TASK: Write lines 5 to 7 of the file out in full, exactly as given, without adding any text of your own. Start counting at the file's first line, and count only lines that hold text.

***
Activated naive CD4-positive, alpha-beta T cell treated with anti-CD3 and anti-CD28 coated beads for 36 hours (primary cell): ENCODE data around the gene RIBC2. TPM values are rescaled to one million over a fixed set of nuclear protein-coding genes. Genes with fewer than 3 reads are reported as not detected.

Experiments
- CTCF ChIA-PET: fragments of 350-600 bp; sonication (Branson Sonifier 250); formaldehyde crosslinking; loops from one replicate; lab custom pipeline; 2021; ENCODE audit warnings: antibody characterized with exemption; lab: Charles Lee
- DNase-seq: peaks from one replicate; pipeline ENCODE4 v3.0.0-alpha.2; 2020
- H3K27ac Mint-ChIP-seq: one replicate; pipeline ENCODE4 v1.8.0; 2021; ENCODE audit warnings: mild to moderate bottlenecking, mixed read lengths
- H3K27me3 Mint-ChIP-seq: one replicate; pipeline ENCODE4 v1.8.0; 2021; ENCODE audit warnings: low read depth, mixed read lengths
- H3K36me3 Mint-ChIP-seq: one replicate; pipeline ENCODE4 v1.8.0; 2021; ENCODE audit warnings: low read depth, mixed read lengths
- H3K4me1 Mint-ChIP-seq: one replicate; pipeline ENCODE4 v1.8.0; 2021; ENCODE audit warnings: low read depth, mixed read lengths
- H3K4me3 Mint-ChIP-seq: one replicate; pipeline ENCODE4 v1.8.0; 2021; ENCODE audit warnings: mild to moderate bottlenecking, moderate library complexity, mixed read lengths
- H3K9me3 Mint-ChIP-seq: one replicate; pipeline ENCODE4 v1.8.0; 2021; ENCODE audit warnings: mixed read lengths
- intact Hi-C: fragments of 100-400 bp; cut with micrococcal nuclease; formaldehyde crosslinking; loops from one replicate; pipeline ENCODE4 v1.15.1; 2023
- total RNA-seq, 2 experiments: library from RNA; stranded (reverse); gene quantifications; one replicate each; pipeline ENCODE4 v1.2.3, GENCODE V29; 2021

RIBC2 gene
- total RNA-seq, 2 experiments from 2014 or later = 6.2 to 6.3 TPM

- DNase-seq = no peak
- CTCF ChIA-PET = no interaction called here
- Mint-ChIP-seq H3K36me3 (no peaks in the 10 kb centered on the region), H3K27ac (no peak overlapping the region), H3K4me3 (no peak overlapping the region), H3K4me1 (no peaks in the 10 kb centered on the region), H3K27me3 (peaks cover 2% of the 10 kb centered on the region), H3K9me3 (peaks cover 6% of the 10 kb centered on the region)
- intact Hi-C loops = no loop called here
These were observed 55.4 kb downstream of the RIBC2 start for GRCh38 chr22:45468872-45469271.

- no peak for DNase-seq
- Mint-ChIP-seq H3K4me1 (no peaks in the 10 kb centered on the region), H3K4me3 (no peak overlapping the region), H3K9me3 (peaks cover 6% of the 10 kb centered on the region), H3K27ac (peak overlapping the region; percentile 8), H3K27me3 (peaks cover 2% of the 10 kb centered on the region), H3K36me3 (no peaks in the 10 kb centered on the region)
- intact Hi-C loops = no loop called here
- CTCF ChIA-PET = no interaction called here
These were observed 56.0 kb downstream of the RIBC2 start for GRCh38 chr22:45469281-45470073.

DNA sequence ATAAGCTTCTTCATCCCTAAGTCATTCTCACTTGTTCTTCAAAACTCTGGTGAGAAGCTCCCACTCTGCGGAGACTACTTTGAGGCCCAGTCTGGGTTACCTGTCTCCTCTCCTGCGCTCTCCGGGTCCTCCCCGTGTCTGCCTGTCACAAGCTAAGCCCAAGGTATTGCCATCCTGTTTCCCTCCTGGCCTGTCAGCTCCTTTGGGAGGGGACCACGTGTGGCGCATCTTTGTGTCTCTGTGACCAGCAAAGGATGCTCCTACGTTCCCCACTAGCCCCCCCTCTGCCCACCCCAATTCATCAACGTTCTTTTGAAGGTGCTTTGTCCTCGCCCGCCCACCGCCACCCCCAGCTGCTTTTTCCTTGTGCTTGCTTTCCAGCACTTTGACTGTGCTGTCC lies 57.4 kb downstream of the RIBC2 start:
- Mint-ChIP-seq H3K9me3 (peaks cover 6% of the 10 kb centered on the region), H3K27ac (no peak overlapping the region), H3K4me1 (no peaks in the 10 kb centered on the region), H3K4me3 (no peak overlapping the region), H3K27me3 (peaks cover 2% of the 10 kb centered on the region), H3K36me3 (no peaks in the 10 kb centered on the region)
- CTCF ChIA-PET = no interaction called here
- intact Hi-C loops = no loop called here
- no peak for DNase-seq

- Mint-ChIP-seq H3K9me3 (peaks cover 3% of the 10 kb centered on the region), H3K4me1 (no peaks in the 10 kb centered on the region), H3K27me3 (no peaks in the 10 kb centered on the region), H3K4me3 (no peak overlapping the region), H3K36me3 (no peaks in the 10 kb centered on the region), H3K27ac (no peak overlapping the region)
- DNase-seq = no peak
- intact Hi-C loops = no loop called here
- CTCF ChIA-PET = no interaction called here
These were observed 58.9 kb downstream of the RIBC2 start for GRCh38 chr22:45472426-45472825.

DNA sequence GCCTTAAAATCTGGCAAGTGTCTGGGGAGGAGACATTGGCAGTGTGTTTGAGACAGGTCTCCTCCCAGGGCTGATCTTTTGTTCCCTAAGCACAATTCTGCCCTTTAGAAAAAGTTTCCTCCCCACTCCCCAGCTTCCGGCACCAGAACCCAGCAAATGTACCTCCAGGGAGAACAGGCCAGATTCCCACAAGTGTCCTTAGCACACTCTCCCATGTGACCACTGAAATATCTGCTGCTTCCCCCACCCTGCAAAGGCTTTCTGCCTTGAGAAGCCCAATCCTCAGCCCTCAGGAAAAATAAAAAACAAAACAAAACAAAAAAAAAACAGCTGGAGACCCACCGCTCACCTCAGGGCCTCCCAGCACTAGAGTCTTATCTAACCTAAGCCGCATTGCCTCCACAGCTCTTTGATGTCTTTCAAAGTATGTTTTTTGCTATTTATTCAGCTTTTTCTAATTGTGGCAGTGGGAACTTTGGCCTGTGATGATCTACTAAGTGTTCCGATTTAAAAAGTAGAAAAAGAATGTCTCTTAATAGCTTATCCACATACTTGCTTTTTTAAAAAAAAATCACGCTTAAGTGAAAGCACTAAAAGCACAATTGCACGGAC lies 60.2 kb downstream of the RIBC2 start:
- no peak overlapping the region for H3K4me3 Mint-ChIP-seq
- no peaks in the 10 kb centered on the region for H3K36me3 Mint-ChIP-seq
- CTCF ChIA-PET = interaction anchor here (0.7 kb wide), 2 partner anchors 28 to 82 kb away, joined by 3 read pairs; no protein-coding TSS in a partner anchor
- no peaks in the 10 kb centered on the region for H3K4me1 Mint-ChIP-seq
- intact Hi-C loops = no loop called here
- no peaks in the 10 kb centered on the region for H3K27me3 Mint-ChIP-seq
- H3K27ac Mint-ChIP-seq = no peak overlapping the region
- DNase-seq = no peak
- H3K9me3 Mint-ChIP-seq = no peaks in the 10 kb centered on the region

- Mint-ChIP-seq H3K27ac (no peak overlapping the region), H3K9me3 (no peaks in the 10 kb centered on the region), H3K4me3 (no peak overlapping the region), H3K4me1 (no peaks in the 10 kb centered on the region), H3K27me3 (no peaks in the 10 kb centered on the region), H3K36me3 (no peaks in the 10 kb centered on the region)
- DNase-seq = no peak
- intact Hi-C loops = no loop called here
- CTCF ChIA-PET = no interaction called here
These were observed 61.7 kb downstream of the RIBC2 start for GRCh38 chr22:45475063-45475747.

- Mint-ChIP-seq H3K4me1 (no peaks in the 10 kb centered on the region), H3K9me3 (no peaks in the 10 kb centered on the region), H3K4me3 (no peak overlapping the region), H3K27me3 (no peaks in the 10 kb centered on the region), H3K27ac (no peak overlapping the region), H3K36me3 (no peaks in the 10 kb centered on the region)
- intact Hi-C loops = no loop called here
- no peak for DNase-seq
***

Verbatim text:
- H3K27ac Mint-ChIP-seq: one replicate; pipeline ENCODE4 v1.8.0; 2021; ENCODE audit warnings: mild to moderate bottlenecking, mixed read lengths
- H3K27me3 Mint-ChIP-seq: one replicate; pipeline ENCODE4 v1.8.0; 2021; ENCODE audit warnings: low read depth, mixed read lengths
- H3K36me3 Mint-ChIP-seq: one replicate; pipeline ENCODE4 v1.8.0; 2021; ENCODE audit warnings: low read depth, mixed read lengths